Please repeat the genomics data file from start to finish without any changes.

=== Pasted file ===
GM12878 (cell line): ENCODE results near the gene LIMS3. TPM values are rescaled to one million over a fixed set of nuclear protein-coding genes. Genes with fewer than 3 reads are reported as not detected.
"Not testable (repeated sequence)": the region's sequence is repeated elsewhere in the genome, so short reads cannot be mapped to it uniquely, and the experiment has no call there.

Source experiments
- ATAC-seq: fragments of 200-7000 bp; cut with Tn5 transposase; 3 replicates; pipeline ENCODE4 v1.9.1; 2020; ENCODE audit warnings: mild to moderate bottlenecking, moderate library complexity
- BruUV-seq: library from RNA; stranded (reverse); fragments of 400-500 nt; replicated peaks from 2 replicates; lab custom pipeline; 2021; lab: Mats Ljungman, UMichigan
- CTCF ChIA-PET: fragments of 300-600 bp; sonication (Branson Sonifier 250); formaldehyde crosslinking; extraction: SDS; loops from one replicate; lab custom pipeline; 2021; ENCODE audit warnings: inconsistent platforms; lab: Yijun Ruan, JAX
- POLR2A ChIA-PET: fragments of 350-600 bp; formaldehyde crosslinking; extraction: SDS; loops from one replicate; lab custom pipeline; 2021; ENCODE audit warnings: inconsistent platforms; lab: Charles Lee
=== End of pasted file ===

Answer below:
GM12878 (cell line): ENCODE results near the gene LIMS3. TPM values are rescaled to one million over a fixed set of nuclear protein-coding genes. Genes with fewer than 3 reads are reported as not detected.
"Not testable (repeated sequence)": the region's sequence is repeated elsewhere in the genome, so short reads cannot be mapped to it uniquely, and the experiment has no call there.

Source experiments
- ATAC-seq: fragments of 200-7000 bp; cut with Tn5 transposase; 3 replicates; pipeline ENCODE4 v1.9.1; 2020; ENCODE audit warnings: mild to moderate bottlenecking, moderate library complexity
- BruUV-seq: library from RNA; stranded (reverse); fragments of 400-500 nt; replicated peaks from 2 replicates; lab custom pipeline; 2021; lab: Mats Ljungman, UMichigan
- CTCF ChIA-PET: fragments of 300-600 bp; sonication (Branson Sonifier 250); formaldehyde crosslinking; extraction: SDS; loops from one replicate; lab custom pipeline; 2021; ENCODE audit warnings: inconsistent platforms; lab: Yijun Ruan, JAX
- POLR2A ChIA-PET: fragments of 350-600 bp; formaldehyde crosslinking; extraction: SDS; loops from one replicate; lab custom pipeline; 2021; ENCODE audit warnings: inconsistent platforms; lab: Charles Lee